I've been away from blogging for a few weeks. To all six of my readers out there, I'm sorry; but I had a minor crisis of purpose. Let me explain.
Another day, another story attack on women's health. Every single day! From Virginia to Texas to Arizona, legislators are hell-bent on scaring, shaming, or taxing women away from their doctors. Republican nut-jobs in Tennessee this week decided to open the books on abortion statistics, providers, and patients in the state (in a stunning display of intelligence, they backed off); and in the same week these defenders of family values welcomed back into the fold a Republican legislator who beat his wife. Beat. His wife. Yeah.
The crush of red state politics on speed has been almost too much to take in. Wait, they're sticking what into where? They're taxing that? What -- why -- huh? -- they think what? -- who are these people?
Faced with the onslaught of anti-women, race-to-the-bottom policies, my speaking and writing patterns had been reduced to some version of the above. Not conducive to eloquent blogging.
I could only write so many blog posts about how angry all of this makes me. As soon as I finished a draft, some new idiocy had come out of another State House. Better writers than I am had said what needed to be said about abortion, contraception, and women's health. I felt that I had nothing of substance to contribute, only more outrage.
So for the past few weeks I sat stewing in front of my computer. Nothing I can do. Adding to the noise isn't helping anything. These crazies don't respect women or their rights and nothing is going to change and it's all going to hell in a hand basket and will someone please get me a glass of wine already?
Then I read a blog post by Lori Day on the Huffington Post called "The Loneliness of Being Female in 2012 America." After reading it, I was able to put a name to how I've been feeling: lonely. It's the feeling of being left out of the conversation, this one being about women's health and access to care. It's deeply personal, and yet the gap between my personal outrage and the reality of law-making seems wider every day. Ms. Day talks about anomie, "describing the moral disconnect one can feel between his or her own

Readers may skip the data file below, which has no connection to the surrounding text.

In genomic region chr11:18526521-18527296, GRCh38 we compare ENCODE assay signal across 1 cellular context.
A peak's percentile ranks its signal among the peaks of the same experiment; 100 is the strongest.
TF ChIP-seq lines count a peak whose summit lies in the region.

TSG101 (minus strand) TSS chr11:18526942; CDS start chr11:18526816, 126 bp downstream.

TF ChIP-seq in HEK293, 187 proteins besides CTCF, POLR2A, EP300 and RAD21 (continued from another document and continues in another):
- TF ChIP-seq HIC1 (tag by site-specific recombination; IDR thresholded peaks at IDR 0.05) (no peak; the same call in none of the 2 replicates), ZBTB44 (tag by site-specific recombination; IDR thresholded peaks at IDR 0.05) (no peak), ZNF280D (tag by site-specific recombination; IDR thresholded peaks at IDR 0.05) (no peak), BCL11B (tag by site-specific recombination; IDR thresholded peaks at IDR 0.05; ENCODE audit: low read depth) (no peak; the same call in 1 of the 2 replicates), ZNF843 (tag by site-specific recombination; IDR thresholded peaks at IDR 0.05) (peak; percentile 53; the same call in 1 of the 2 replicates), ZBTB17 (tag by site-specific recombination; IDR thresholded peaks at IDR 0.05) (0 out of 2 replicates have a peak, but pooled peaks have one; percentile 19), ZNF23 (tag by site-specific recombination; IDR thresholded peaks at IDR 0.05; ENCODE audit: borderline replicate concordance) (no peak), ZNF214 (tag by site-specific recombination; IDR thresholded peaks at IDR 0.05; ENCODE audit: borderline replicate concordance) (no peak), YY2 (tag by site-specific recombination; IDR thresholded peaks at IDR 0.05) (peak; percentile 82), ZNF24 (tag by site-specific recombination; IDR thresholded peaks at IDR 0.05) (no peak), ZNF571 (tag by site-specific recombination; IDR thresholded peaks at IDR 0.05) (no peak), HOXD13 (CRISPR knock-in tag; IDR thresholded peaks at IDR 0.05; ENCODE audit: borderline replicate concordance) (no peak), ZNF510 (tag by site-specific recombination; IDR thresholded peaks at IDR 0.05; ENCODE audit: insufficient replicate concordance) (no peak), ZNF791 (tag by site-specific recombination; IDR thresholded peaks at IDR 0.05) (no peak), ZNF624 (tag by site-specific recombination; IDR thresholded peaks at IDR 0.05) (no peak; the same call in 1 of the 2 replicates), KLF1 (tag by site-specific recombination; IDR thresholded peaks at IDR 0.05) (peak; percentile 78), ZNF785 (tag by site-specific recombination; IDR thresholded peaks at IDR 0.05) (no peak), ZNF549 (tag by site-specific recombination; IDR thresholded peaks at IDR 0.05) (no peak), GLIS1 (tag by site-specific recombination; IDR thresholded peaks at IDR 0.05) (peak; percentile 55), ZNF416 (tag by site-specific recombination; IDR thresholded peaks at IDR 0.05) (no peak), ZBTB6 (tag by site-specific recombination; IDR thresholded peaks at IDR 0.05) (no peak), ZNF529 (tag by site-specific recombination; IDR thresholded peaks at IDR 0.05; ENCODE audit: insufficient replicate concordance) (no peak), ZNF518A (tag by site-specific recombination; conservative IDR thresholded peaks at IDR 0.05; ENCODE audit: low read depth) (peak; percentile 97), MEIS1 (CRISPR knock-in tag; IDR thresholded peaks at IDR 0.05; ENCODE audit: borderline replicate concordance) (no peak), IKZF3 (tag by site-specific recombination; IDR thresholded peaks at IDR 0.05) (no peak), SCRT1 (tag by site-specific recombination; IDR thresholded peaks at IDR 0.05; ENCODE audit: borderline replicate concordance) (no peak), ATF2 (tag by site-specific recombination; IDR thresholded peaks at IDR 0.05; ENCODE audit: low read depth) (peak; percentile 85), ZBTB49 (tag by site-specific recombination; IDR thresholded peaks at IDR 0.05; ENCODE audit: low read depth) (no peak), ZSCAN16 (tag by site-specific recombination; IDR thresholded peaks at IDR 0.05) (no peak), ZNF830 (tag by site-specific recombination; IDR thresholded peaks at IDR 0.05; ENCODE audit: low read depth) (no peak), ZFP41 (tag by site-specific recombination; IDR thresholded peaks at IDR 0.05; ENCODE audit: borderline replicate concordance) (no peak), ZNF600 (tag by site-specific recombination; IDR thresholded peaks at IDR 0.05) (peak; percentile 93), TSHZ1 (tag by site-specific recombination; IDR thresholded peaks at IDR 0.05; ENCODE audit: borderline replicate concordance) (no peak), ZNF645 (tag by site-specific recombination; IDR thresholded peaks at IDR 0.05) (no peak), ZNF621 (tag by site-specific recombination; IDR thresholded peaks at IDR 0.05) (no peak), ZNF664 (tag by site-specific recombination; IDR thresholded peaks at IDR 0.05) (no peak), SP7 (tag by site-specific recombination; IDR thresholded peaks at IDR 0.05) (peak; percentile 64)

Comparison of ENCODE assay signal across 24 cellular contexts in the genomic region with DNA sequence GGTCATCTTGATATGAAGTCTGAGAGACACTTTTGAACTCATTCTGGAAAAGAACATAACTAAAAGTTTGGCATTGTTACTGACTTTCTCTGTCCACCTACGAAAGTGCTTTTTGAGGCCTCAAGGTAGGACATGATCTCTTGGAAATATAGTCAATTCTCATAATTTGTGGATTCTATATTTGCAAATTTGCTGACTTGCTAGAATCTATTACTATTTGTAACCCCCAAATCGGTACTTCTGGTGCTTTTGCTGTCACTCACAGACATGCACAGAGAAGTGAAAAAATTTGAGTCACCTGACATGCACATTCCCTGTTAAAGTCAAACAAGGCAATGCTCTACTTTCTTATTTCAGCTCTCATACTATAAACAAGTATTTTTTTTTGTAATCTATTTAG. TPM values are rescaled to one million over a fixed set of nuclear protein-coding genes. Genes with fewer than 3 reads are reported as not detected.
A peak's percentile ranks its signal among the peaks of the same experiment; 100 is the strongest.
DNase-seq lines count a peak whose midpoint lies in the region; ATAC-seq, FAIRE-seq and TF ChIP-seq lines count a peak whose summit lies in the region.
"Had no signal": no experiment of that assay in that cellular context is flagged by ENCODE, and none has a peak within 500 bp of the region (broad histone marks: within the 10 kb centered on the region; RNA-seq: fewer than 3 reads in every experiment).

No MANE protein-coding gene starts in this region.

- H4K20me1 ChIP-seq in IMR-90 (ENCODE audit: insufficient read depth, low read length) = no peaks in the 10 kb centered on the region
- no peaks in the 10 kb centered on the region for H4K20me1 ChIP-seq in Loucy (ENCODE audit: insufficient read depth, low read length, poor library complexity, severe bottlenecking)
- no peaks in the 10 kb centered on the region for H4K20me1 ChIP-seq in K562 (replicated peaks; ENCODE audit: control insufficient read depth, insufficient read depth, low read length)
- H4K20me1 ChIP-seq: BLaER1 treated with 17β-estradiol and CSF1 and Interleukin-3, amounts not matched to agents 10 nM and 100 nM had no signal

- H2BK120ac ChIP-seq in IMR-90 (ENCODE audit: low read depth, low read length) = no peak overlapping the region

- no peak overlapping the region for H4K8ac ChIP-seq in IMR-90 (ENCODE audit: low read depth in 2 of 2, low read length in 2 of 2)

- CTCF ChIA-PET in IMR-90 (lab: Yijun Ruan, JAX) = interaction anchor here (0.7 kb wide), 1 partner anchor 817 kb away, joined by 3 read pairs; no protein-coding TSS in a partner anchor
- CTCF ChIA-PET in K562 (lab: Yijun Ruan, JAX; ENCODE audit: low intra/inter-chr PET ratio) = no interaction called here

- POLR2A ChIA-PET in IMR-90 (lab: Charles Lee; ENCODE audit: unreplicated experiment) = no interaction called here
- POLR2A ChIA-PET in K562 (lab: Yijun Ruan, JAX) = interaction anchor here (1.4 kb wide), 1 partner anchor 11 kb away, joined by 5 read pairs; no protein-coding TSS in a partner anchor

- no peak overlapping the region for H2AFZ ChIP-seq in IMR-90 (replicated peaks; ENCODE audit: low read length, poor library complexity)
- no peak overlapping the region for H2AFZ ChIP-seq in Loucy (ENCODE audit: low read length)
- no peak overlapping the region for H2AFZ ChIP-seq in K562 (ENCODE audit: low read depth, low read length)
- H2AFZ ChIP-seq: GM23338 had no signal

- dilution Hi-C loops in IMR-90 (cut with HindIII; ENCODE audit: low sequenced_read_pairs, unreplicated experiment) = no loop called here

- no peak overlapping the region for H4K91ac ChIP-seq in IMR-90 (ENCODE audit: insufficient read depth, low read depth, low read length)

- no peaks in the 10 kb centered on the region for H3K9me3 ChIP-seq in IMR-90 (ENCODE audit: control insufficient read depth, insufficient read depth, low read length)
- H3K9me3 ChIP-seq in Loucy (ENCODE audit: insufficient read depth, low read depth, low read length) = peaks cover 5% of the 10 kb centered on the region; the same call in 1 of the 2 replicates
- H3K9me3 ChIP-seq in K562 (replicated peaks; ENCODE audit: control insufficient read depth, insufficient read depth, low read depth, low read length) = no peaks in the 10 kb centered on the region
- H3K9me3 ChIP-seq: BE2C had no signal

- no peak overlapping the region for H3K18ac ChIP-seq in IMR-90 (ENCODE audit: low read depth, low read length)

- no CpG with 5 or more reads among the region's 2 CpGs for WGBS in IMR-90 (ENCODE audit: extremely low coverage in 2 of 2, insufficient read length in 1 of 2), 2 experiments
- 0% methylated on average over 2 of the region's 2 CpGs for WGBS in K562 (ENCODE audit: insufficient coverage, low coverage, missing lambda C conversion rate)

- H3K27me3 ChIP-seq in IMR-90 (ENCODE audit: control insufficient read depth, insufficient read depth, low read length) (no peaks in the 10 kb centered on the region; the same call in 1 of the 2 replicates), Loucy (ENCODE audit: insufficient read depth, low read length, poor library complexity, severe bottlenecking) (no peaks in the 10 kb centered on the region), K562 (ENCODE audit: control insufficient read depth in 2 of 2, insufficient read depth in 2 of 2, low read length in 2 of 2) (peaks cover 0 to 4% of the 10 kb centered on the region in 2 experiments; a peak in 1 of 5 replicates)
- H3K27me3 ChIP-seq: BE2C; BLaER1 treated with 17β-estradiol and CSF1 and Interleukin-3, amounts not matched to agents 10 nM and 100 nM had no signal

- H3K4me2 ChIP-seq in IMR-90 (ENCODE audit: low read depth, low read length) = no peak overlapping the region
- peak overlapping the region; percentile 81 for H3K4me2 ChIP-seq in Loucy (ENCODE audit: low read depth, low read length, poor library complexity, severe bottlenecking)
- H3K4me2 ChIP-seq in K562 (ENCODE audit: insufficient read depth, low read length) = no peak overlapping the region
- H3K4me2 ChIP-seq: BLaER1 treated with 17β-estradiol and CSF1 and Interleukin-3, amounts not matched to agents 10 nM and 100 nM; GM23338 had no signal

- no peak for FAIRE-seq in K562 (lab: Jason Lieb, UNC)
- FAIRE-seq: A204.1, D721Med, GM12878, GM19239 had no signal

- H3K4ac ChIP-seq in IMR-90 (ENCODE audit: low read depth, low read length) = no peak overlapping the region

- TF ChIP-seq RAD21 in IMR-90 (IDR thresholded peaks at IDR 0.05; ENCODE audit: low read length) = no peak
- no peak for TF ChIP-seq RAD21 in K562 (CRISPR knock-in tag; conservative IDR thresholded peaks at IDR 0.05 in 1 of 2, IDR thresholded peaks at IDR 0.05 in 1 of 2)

personal values, and the values and laws thrust upon the individual by
society." What a perfect word for these times.
I know there are a lot of people out there thinking the same things I am. Whenever I read one of their blog posts, I think to myself, "Whew! I'm not alone in thinking that ___ is total bullshit!" It feels like a triumph to have someone agree with you, to read their words and to realize that they have perfectly captured what you've been thinking. Most of all, though, it confirms that we're not alone -- and in the end, that's all we're really looking for, right?
And so I had my first bloggy epiphany. I remembered why I started blogging and why it's important to me that I continue. It's about keeping the conversation going and not letting the other side win by shutting up. It's protecting ourselves and our friends from feeling left out, becoming discouraged and giving up.
So I'm back. Not with anything particularly profound, but profundity is sometimes overrated. For now, it's enough to vent my frustration into the blogosphere and add to that conversation.
I hope that we can connect on some of these issues. From now on, I'll hold up my end.
Crisis over. I will still take that glass of wine, if anyone is offering.